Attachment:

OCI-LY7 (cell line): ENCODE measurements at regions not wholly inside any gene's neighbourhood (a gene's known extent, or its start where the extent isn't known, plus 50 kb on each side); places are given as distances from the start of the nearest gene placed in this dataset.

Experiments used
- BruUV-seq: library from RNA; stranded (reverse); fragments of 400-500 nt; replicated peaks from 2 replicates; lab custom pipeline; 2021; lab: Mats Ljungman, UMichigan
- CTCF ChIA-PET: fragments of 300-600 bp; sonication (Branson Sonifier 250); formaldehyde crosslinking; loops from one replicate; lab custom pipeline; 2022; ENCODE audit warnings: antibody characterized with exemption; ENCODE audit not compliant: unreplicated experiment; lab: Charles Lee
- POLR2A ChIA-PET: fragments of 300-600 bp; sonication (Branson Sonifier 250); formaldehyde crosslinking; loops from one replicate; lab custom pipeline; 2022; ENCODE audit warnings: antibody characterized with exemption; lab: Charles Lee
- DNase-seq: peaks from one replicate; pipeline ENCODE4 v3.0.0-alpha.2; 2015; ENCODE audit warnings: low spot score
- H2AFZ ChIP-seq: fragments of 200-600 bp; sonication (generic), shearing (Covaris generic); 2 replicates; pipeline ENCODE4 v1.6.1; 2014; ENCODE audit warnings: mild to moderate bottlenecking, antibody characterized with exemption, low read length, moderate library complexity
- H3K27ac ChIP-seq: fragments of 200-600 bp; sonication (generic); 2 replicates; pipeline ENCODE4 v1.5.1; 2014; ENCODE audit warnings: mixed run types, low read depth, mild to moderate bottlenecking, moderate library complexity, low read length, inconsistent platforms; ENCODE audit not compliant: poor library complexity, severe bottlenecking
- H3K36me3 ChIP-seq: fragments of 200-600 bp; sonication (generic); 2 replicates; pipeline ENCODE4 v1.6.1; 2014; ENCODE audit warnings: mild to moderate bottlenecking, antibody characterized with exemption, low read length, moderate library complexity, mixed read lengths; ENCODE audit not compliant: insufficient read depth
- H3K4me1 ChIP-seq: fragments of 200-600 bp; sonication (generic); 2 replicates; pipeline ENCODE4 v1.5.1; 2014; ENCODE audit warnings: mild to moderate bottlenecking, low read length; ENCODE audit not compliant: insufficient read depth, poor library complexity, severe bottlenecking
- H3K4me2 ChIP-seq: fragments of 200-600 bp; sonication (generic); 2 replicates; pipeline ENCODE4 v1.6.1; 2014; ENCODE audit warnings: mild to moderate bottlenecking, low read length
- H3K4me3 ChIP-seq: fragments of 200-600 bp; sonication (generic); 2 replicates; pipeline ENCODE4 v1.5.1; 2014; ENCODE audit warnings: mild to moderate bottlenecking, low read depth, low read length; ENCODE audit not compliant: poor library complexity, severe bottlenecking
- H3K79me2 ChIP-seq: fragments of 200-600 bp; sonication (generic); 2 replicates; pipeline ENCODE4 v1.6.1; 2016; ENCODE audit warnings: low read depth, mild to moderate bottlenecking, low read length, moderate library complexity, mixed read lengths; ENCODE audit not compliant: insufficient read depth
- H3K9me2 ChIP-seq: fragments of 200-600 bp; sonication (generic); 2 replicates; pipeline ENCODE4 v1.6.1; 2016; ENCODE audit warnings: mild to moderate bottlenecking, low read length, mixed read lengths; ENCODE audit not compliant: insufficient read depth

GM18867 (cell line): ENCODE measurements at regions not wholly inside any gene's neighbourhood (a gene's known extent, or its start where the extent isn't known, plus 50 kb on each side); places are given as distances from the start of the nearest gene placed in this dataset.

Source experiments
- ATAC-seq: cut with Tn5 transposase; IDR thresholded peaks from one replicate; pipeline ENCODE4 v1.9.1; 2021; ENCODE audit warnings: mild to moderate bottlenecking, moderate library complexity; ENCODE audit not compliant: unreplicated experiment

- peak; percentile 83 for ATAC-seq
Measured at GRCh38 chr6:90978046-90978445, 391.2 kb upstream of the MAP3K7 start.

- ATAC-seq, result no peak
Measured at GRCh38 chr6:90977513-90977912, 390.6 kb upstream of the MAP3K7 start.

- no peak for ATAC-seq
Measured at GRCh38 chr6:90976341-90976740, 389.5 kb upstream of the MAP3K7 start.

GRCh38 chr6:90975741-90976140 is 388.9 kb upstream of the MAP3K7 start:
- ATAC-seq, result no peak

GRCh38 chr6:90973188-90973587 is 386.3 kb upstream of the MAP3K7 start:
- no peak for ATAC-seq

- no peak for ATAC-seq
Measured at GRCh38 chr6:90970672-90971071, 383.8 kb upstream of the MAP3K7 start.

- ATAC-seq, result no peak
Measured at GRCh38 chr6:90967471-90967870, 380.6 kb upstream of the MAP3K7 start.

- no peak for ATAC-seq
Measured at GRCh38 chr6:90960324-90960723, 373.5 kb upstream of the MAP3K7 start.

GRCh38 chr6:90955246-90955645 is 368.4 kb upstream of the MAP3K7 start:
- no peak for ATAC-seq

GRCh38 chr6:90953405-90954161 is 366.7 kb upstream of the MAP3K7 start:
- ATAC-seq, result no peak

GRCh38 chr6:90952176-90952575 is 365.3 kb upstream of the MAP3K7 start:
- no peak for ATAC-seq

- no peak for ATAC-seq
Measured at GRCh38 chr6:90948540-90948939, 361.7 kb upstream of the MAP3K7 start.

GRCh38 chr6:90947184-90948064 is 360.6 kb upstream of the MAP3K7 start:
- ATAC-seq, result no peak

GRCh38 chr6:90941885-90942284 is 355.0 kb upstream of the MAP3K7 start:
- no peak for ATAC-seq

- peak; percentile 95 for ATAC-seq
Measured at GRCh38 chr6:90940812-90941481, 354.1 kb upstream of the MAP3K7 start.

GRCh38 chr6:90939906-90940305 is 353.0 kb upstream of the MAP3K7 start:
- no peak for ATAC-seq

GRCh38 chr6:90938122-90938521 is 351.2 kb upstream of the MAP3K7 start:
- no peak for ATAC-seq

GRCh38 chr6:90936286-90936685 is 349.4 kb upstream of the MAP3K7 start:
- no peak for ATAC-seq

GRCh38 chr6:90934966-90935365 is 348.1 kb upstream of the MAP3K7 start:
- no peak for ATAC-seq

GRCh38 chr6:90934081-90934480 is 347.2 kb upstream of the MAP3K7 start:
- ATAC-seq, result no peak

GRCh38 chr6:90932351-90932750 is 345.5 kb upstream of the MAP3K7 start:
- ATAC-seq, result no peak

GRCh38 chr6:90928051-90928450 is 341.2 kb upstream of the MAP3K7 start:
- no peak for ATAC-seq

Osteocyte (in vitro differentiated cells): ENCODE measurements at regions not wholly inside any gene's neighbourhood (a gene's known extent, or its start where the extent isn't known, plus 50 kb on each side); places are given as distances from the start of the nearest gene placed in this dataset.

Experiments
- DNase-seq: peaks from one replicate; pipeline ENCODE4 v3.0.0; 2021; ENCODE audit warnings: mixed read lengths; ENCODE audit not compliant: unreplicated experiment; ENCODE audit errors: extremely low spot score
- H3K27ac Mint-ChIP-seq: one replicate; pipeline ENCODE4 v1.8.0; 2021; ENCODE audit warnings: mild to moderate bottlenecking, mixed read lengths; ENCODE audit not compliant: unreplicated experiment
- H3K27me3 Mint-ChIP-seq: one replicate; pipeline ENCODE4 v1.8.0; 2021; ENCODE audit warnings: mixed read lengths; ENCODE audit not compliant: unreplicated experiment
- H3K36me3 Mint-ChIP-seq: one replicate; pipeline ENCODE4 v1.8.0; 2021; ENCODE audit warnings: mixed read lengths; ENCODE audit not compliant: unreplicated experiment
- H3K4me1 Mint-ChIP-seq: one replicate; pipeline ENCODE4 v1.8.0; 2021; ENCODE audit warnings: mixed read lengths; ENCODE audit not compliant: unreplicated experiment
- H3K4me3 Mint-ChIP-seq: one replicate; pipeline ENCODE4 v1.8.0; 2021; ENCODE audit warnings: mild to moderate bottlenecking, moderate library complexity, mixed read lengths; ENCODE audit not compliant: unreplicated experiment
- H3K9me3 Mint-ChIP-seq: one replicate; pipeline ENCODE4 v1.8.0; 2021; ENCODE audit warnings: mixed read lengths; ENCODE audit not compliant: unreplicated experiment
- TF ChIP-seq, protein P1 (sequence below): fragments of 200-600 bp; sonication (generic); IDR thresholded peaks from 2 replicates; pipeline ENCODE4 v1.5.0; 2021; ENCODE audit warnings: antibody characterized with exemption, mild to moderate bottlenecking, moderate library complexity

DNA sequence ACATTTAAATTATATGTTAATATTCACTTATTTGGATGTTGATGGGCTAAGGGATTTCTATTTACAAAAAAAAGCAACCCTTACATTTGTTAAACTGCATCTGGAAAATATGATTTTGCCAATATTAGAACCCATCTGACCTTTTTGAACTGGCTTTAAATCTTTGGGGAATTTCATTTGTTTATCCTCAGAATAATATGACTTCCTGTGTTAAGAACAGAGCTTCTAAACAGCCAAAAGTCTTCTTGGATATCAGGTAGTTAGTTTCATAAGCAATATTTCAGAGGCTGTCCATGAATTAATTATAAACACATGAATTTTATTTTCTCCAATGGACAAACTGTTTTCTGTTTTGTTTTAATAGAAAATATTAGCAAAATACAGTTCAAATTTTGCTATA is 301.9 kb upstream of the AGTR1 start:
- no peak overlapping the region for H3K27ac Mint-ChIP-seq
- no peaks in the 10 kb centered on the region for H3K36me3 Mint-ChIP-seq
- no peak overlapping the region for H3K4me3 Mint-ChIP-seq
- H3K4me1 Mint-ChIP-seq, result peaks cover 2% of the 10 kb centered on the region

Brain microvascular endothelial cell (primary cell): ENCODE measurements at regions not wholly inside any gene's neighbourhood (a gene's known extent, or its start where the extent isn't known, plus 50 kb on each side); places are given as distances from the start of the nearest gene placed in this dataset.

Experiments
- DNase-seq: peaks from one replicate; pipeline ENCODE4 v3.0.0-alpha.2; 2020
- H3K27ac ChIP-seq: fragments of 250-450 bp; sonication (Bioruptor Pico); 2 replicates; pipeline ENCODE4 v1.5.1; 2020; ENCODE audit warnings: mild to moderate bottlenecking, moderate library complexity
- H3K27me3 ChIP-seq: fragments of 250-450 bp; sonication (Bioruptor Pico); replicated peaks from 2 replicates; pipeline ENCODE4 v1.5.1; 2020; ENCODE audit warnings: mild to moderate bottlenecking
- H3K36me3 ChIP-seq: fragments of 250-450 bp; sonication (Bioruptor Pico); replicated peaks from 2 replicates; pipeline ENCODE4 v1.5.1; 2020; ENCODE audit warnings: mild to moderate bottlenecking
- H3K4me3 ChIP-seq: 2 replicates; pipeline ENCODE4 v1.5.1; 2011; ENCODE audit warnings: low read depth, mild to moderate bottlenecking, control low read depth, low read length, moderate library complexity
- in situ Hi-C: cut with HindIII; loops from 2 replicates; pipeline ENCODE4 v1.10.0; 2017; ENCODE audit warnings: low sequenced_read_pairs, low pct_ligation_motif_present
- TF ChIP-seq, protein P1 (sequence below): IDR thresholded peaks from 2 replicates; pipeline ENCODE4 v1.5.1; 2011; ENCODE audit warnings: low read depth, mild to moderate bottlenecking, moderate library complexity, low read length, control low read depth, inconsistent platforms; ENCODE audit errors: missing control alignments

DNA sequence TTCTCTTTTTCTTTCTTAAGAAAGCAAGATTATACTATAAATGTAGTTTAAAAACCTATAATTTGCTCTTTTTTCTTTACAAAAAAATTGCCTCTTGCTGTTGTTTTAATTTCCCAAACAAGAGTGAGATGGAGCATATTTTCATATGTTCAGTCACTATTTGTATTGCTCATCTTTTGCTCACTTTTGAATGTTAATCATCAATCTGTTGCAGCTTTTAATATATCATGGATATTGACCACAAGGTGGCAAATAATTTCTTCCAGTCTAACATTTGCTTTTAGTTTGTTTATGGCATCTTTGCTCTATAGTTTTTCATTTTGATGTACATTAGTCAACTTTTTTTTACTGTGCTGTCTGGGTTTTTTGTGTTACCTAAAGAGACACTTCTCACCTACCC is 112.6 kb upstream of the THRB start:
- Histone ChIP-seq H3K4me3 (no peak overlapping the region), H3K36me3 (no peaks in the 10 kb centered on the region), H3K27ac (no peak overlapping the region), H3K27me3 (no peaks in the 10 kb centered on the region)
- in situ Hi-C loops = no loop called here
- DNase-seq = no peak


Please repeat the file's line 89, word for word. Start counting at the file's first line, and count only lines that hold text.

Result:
- DNase-seq = no peak